Drop in Virgin Islands cruise numbers accelerates

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The number of cruise ship passengers and cruise ship calls to the Virgin Islands continued to slide in the second quarter of 2017, according to data compiled by the Bureau of Economic Research.

The news comes as a government task force recently met with representatives of the Florida-Caribbean Cruise Association in a town hall meeting at the Marriott’s Frenchman’s Reef and Morning Star Marriott Beach Resort.

According to numbers posted on the Bureau of Economic Research website, cruise ship calls to the territory in April, May and June dropped 21.7 percent when compared with 2016 — down from 106 to 83.

Cruise passenger arrivals for the same quarter were down 19.1 percent across the territory — down from 389,681 to 315,270.


While air visitor arrivals had increased in April by 13.2 percent as compared with the previous year, May saw a territory decrease in arrivals, down 1.5 percent.

St. Croix again saw the most ominous impact from having fewer cruise ships arrive filled with vacationers looking to spend money and enjoy the island.

In 2016, St. Croix had seen five cruise ships in April, one in May and none in June.

This year, St. Croix merchants watched as only three ships docked in the entire three-month period: three in April and none in the other two months.

That means the island saw cruise passenger numbers drop from 18,109 in 2016 to 7,013 in 2017, for a drop of 61 percent.

St. Croix had seen a 71.1 percent decrease in cruise passenger arrivals in the first quarter of the year, down from 61,315 to 17,729.

For the first half of the year, St. Croix saw a 68.8 percent decrease in cruise passenger arrivals, down from 79,424 in 2016 to 24,724 in the first six months of 2017.

The Port Authority on Wednesday released the cruise ship schedule for St. Croix for the period November 2017-May 2018.

Four ships are scheduled to dock at the Ann Abramson Pier in Frederiksted in November; four in December; five in January; two in February; two in March; five in April and one in May.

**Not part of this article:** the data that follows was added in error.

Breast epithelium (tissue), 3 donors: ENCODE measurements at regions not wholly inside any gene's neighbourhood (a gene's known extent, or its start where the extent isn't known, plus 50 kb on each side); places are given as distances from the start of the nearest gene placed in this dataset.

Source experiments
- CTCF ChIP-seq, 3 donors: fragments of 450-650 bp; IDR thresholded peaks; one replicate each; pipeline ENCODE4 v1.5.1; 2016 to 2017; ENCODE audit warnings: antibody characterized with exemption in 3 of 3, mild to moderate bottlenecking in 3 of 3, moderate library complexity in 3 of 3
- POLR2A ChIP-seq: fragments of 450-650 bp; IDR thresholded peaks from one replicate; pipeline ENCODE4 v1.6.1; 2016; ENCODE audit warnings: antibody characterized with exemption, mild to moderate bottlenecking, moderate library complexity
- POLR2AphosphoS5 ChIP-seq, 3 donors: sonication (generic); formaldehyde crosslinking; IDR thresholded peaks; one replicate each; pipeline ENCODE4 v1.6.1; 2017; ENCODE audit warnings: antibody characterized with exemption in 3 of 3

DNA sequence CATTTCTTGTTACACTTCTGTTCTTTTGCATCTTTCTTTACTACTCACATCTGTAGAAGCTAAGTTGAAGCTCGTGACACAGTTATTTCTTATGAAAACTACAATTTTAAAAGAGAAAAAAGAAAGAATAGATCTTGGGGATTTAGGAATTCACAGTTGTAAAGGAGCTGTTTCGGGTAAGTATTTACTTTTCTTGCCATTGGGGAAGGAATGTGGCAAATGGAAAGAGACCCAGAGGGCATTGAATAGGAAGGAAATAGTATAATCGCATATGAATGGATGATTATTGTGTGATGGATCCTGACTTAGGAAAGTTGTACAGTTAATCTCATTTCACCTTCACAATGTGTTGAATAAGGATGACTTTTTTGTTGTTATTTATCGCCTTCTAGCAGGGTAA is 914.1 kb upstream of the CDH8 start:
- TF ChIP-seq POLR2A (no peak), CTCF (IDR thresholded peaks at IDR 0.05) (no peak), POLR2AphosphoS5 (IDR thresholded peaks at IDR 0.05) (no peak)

In the more visited St. Thomas-St. John District, cruise ship calls in the second quarter fell from 103 in 2016 to 80 in 2017.

The number of cruise ship passengers arriving in the second quarter of 2017 fell 19.2 percent when compared with 2016, down from 381,697 to 308,257.

St. Thomas-St. John already had seen a 10.7 percent drop in cruise passenger arrivals in the first quarter of 2017 when compared with the year before.

For the first half of 2017, St. Thomas-St. John saw cruise passenger arrivals decline from 986,269 to 848,411.

The overall numbers on cruise passenger arrivals does not note how many passengers bother to disembark once the boat docks.

Gov. Kenneth Mapp previously has said there is data to suggest that 60 percent of the cruisers who have been here two or more times “do not come off of the ship because their expectation is, there’s not much new to see, there’s not much new to buy, the transportation system is not much improved, the delay in traffic is not much changed, and the overall experience is not going to be any much more different than my last two or more visits to this port.”

So, they think, “I’ll spend the day on the ship, or just walk around where the ship is and get right back on board,” Mapp said.

When that happens, the territory loses millions in purchases, according to the governor.

No one with the Tourism Department responded when asked for comment about the continued loss of cruise customers.

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